Some Macbook Pros have been banned from flights by US aviation safety regulators. The move comes less than two months after Apple recalled the older laptops over a risk of battery fire.
The Federal Aviation Administration, confirming an earlier report by Bloomberg, said it was “aware of the recalled batteries that are used in some Apple MacBook Pro laptops” and in July had alerted major US airlines of the recall. It also reminded carriers that rules issued in 2016 prohibit transporting products that have been the subject of a safety recall either in the cabin or as cargo until they have been repaired of replaced.
Apple initiated the voluntary recall in June, warning that 15-inch Pros sold between September 2015 and February 2017 “contain a battery that may overheat and pose a safety risk.” The company also asked customers to stop using the affected units.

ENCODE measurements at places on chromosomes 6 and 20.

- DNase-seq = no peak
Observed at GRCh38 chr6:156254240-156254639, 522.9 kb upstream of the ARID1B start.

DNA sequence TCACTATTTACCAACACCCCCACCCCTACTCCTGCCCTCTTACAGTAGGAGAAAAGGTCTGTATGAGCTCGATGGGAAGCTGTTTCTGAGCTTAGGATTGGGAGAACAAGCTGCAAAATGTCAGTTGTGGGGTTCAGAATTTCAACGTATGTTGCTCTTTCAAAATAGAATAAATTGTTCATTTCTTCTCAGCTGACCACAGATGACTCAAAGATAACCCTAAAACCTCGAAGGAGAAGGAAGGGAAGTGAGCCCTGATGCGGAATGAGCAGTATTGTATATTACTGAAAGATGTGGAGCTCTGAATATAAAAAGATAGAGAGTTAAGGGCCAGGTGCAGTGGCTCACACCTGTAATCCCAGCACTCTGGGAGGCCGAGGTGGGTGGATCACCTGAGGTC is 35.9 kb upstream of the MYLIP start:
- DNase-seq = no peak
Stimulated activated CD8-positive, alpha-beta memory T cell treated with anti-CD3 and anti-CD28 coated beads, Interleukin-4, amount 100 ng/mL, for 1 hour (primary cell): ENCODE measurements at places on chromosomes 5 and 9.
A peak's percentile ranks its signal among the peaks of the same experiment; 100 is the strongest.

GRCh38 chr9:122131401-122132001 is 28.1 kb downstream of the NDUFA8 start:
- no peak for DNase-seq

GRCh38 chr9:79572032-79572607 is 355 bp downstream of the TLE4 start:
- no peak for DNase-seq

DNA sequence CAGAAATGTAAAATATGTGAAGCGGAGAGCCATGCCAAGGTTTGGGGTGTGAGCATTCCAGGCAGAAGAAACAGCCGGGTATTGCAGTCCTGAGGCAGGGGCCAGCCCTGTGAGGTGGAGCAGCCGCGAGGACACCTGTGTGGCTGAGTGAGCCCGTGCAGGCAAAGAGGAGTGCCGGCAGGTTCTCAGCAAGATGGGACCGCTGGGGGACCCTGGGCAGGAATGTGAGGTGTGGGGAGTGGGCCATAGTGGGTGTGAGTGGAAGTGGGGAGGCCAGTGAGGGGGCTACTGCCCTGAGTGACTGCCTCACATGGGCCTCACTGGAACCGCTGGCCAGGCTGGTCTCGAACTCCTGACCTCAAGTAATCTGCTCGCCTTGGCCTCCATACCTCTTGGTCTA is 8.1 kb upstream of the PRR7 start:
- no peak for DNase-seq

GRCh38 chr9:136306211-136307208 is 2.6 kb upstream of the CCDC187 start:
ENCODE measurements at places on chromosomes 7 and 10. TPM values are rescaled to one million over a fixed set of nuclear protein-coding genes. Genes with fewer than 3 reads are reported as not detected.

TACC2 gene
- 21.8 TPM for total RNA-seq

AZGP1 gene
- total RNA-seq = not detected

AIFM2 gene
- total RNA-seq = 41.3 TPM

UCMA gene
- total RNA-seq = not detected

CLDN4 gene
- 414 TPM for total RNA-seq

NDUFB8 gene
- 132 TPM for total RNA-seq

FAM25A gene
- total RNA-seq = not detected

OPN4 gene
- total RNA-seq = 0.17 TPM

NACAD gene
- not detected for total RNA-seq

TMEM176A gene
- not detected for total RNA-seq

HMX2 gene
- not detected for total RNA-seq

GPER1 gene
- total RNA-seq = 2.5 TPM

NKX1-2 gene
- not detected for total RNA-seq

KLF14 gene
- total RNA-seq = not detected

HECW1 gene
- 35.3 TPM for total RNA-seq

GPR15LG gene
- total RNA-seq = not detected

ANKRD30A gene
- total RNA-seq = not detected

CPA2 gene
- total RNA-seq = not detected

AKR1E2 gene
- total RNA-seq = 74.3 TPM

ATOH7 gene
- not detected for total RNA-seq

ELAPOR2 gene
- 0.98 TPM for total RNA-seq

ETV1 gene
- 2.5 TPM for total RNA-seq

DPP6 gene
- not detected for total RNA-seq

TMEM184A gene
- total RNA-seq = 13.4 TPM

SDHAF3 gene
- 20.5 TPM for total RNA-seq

In the past couple of years, the use of lithium-ion batteries has been linked to fires and spewing smoke in a slew of products, including Samsung’s now-canceled Galaxy Note 7, hoverboards and Boeing’s 787 Dreamliner.
The FAA issued a warning about the batteries in 2016, urging airlines to examine the risks associated with transporting lithium batteries as cargo, including “the potential risk for a catastrophic hull loss.” The alert covered batteries being transported as components and not those already inside devices such as laptops, tablets, phones or hoverboards.
Earlier this year, the FAA issued new rules that prohibit airlines from transporting lithium-ion batteries and cells as cargo on passenger aircraft.
Apple didn’t immediately respond to a request for comment.